“My brethren, count it all joy when you fall into divers temptations. Knowing this, that the trying of your faith worketh patience. But let patience have her perfect work that ye may be perfect and entire, wanting nothing.” James 1:2-4

The second section is not so fortunate.

“Let no man say when he is tempted, I am tempted of God: for God cannot be tempted with evil, neither tempteth He any man: But every man is tempted, when he is drawn away of his own lust, and enticed. Then when lust hath conceived, it bringeth forth sin: and sin, when it is finished, bringeth forth death.” James 1:13-15

Many scholars would interpret the first one trials and the second one temptations, though they are from the same Greek root word. Why such disparity in the two uses of the same word then?  One type brings perfection; the other brings death. The difference lies in their part of speech. The first word translated temptation is a noun. The next one is a verb.

In the first use, temptations is the noun peirasmos. Essentially, this is saying this tempation/trial/affliction is here. You didn’t necessarily do anything to get it here, but it is here none the less.  The second use of the word temptations is the verb peirazo. We cause this affliction. Our lust is living, moving, breathing. We walk right into this affliction.


Let’s look at both of them a little more closely and see how we can come out in a way that pleases our Father. The first section covers verses 2-12. James begins by telling us to rejoice in our trials. Why would we do that? Because the trying of our faith helps us toward our perfection. The word the King James translates as patience literally means to abide under. In other words, we are now able to bear up courageously.

Think of it like a quest in the ancient King Arthur’s court. The knight has to be tested. Can he uphold the standards of Camelot and be considered worthy to serve in court? He has to go through many trials to see what he can handle.  The same is happening to us during our trials.  When James talks about the “trying of your faith” he literally means the proof of it; a crucible, or test. We show our faith and what it is worth by what we are able to bear up under.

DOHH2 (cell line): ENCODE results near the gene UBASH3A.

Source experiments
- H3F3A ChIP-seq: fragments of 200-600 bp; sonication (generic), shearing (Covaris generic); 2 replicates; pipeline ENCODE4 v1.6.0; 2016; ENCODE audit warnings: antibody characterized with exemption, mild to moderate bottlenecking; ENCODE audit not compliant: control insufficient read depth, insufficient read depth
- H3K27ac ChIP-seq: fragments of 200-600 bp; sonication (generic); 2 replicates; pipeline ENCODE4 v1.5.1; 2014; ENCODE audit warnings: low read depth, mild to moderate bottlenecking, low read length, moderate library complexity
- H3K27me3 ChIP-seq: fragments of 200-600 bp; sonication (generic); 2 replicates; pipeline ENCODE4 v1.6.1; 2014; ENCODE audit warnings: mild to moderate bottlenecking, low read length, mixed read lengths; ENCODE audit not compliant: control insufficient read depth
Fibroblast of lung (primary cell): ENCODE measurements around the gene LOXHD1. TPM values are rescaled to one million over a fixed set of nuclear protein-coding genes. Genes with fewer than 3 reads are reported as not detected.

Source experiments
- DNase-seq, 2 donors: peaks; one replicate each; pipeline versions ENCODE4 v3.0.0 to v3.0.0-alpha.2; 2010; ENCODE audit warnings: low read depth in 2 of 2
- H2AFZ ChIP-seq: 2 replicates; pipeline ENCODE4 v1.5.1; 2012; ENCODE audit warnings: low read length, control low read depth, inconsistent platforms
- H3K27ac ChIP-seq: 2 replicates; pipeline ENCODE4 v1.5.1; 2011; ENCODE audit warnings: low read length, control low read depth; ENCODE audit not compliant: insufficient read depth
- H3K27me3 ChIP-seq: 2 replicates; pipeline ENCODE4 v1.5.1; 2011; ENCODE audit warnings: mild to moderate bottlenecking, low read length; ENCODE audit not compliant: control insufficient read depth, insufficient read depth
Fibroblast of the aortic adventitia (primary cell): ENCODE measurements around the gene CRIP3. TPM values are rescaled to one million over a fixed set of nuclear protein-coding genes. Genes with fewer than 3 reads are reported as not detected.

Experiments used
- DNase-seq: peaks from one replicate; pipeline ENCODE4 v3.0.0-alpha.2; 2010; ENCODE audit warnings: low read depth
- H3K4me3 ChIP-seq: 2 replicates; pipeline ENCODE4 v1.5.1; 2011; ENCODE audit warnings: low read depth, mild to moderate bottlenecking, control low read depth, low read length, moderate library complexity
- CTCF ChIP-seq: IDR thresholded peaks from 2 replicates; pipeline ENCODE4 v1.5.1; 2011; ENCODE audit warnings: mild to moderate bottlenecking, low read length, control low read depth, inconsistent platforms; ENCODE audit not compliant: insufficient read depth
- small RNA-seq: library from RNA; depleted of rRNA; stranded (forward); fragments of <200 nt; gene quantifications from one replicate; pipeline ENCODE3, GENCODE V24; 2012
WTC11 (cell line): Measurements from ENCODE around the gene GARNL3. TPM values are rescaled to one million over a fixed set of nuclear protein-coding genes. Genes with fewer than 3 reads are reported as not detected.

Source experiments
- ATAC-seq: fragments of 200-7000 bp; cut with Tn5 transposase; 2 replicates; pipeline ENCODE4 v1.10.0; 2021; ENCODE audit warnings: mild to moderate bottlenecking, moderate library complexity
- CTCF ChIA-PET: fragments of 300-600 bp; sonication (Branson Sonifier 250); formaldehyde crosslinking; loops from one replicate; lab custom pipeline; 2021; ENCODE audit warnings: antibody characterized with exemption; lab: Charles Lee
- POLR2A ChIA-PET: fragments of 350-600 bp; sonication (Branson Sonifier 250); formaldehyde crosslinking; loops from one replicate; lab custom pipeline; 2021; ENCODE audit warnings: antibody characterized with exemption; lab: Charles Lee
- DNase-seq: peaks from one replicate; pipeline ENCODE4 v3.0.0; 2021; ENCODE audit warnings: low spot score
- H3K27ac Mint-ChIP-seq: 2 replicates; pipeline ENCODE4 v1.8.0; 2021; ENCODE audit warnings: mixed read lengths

Throughout the section he gives advice on needing wisdom and dealing with the trial of riches (or lack thereof). In the end, if we pass the test, we are rewarded with the crown of life (vs. 12). I love the description of the recipients. It says the Lord gives it to those who love Him. What we are demonstrating when we courageously bear up under trials is that we love our Savior. Not only do we love Him, but we trust Him enough to go through anything He sees fit to bring into our lives.  That is something to rejoice in.

Next the mood turns darker….


The next section begins in verse 13. James wants us to know from the beginning that this type of temptation does not come from God. Here we are entrapped by the own lusts we’ve allowed to live in our hearts. What do we desire? Now certain desires in and of themselves are not wrong. It is what you do with them that becomes the sin. A fleeting attraction doesn’t matter unless you feed it by dwelling on it. That is what stirs it up to a covetous nature. Then that lust is conceived when action follows. The conception gives birth to sin. Once sin is allowed to grow and mature, it becomes death.

The word translated conceive literally means to take with. It is often used in the sense of taking a prisoner. That is exactly what sin does to us. It takes us prisoner and cheats us out of the life we were intended to live.

Honestly, wouldn’t you rather deal with the trials than the temptations? Now I realize we all have weaknesses. In fact, God intended it that way. However, we’re not bound by our natural desires. Those become temptations when we do something to make it that way, or don’t do something to kill it. Yet, even then there is hope. It doesn’t have to become a pattern.

“And if men come unto me I will show unto them their weakness. I give unto men weakness that they may be humble; and my grace is sufficient for all men that humble themselves before me; for if they humble themselves before me, and have faith in me, then will I make weak things become strong unto them.” Ether 12:27